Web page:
For the 4th of July this year we headed to the Oakridge area to check out a portion of the Eugene to Crest Trail. The concept of the trail is for a continuous trail from Eugene, OR to the Pacific Crest Trail east of Waldo Lake. Despite beginning in the 1970’s the trail has not been completed but a 108 mile route has been established using trails and roads with multiple access points.
We chose to begin our hike at the Eugene to Crest Trailhead #4 It was an interesting drive to the trailhead as winter storms brought extensive damage along Highway 58 causing its closure for a time due to slides and downed trees. Those same conditions affected many of the Forest Service roads and trails. As we headed up FR 2408 toward the trailhead it was apparent that the Forest Service had been busy clearing downed trees along the lower portion of the road. It was interesting to see that higher elevations hadn’t suffered near as much damage though as the number of recently cut trees decreased significantly. Then as we neared the trailhead a young black bear darted across the road in front of the car.
After the excitement of seeing the bear we pulled into the parking area where we discovered a fair number of mosquitoes waiting for us. We applied a bit of bug spray and set off on the signed trail.
In a tenth of a mile we arrived at a junction with the Eugene to Crest Trail where we turned left.
A short distance later we entered Little Bunchgrass Meadow.
The meadow had quite a bit of lupine and some white pussytoes and cat’s ear lilies blooming with tiger lilies and orange agoseris just getting started.
The only tiger lily that seemed to be open yet.
orange agoseris beginning to open.
Cat’s ear lily
At the end of the meadow the trail entered the forest where a few vanilla leaf and a single trillium were still blooming.
It wasn’t long before we popped out into a second meadow. This one was filled with bunchgrass aka beargrass. Unfortunately it appeared that we had missed the beargrass bloom by a year as only a couple of plants had flowers while many others had dead stalks.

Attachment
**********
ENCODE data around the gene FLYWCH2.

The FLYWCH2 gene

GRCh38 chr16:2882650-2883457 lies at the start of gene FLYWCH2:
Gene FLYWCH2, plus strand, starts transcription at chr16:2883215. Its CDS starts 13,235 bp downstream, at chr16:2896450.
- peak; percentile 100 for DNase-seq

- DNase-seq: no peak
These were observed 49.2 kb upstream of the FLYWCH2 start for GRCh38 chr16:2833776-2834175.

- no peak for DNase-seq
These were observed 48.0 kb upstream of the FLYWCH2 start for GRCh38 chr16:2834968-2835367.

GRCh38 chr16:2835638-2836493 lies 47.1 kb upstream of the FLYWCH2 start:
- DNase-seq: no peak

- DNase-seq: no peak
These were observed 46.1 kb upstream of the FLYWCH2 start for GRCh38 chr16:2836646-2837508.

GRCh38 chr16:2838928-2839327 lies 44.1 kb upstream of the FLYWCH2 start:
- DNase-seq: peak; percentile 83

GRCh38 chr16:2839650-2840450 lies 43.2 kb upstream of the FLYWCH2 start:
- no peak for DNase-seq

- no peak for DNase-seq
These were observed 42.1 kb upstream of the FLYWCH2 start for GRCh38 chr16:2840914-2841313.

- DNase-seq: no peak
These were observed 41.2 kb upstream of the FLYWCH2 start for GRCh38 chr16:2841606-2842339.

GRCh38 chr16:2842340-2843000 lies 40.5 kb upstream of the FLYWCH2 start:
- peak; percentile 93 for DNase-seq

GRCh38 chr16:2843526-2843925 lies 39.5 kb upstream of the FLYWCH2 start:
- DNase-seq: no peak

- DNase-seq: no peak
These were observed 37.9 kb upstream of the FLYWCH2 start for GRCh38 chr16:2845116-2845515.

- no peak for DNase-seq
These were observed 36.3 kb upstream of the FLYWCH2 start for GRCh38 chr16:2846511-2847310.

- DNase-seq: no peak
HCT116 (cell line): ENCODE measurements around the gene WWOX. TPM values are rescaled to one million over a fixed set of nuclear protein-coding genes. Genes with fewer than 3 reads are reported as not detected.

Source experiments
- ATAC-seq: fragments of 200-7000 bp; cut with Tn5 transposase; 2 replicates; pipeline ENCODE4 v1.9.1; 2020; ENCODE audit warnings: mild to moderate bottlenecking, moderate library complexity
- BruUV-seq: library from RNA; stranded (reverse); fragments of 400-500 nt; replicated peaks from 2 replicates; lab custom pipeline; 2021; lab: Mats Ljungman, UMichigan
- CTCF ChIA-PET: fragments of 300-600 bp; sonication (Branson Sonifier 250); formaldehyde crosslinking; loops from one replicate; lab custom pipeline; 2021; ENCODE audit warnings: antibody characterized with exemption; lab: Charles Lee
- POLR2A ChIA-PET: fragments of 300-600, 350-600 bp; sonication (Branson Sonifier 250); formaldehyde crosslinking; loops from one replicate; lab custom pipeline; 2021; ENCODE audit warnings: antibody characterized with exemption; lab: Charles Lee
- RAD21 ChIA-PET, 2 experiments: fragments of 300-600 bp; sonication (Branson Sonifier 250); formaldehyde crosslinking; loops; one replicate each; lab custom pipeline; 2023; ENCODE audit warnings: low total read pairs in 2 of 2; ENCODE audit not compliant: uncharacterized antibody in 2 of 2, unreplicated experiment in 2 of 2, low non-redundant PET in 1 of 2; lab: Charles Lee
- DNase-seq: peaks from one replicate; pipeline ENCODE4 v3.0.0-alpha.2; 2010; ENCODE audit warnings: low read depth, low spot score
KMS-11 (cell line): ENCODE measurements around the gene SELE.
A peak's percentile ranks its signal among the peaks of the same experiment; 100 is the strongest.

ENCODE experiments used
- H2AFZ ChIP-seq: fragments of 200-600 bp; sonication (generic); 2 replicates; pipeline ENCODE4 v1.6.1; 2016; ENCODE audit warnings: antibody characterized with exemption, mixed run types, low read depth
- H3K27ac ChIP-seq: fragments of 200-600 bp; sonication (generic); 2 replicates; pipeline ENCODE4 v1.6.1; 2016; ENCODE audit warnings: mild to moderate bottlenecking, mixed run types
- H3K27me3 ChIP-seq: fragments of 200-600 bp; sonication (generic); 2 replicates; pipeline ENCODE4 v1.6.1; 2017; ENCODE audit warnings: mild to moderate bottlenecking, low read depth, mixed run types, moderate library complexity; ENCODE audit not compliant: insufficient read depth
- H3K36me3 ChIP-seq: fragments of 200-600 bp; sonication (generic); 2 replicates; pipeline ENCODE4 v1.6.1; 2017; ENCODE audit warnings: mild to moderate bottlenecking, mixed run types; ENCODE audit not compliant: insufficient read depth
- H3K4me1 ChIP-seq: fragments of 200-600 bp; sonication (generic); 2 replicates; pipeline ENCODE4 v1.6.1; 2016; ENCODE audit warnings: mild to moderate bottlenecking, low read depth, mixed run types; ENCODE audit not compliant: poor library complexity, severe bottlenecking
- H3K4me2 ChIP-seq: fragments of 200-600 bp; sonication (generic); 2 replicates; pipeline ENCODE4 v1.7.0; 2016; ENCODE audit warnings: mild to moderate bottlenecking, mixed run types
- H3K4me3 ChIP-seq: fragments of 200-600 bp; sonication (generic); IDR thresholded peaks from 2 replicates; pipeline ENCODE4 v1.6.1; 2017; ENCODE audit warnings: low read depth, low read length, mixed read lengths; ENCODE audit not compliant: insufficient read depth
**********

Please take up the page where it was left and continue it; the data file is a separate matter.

We repeated the meadow-forest-meadow pattern a couple of times as the trail followed the ridge SE. Occasionally there were views of the Three Sisters, Broken Top, and the top of Mt. Bachelor to the NE.
The Three Sisters and Broken Top
Larkspur along the trail.
The Three Sisters and Broken Top
The Three Sisters, Broken Top, and a bit of Mt. Bachelor
Another meadow full of not-in-bloom beargrass.
The first mile and a half of the trail had been fairly level as it passed along the ridge but after passing through the last beargrass meadow for a while the trail began to gradually gain elevation. The trail left the ridge top in favor of the SW facing slope.
View from the SW facing hillside.
The trail then regained the ridge where we once again had views of the Three Sisters and Broken Top along with Mt. Jefferson and the very tip of Three Fingered Jack.
Mt. Jefferson behind the ridge extending from Mule Mountain (post). The tip of Three Fingered Jack is visible just to the left of the high point along the ridge to the far right.
After passing a knoll on our right we got our fist glimpse of Diamond Peak ahead to the SE.
Diamond Peak through the trees.
After a brief drop to a saddle we climbed past a wildflower rock garden to a nice viewpoint just over two and a quarter miles from the trailhead.
Valerian in the saddle.
Mt. Yoran, Diamond Peak, and Mt. Bailey
Mt. Yoran and Diamond Peak
View to the NE (from the afternoon on the way back)
The Husband, Three Sisters, Broken Top, and Ball Butte(from the afternoon on the way back)